On Yuki Tanaka’s “Evidence of Nocturne”

from “Evidence of Nocturne”

Whatever is singing above, come down.
Drink a lake from my eyes, fever and azaleas

both thriving on the shore.
Don’t eat when your mouth is dry—

even a scrap of bread makes you bleed.

Yuki Tanaka’s Séance in Daylight

Surreal? An image collage? The intersections of thought and imagination? A love letter? “Evidence of Nocturne” moves from image to image and trembles with feeling and resonance. The poem’s careful silences give readers time to contemplate, imagine, and willingly reread. But which of Tanaka’s images to dwell on, when so many are lovely?

Drink a lake from my eyes, fever and azaleas / both thriving on the shore. The poem smoothly reimagines the speaker as a physical, geographical space, but at the same time suggests the hallucinatory. A lake meaning tears? Hidden depths? A reservoir? Fever meaning illness or more passion? And by azaleas, does the speaker want to suggest only their loveliness or the encyclopedic symbolism assigned to them? And what of the juxtaposition of fever and azaleas? Only fourteen words, and yet the image expands. Every detail evokes alternative possibilities. But Tanaka’s words also evoke tenderness: Drink a lake from my eyes. His poem calls to an unseen entity, invites connection, and then reveals the larger spaces inside the body’s container. Drink a lake from my eyes. The words direct, but they also suggest that human thirst that cannot be slaked by the kitchen faucet or the local coffeeshop.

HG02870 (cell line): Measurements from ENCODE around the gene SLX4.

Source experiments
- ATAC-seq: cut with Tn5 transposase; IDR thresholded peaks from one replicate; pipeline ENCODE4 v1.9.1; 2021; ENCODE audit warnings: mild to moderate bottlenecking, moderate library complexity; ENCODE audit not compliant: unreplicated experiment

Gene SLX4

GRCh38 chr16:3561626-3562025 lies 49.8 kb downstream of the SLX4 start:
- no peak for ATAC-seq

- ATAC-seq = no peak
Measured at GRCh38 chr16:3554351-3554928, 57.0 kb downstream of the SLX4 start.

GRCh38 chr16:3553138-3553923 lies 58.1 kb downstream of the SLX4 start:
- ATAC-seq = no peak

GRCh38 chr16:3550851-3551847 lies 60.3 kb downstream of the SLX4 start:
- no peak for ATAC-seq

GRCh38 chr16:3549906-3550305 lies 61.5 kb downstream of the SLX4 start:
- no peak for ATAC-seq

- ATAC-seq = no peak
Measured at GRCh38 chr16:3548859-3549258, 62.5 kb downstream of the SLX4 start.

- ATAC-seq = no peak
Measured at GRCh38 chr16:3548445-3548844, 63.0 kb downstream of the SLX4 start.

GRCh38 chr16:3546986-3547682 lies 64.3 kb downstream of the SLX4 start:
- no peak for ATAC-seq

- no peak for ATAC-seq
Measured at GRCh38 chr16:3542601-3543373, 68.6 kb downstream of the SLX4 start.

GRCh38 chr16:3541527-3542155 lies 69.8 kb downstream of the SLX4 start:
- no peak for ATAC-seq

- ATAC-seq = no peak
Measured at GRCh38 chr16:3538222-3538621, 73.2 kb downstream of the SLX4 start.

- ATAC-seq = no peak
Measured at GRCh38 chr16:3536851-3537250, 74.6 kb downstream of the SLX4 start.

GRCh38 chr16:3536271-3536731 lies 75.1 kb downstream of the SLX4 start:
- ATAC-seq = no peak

Yuki Tanaka, “Evidence of Nocturne,” from Kenyon Review 40 (Sept/Oct) 2018: 5.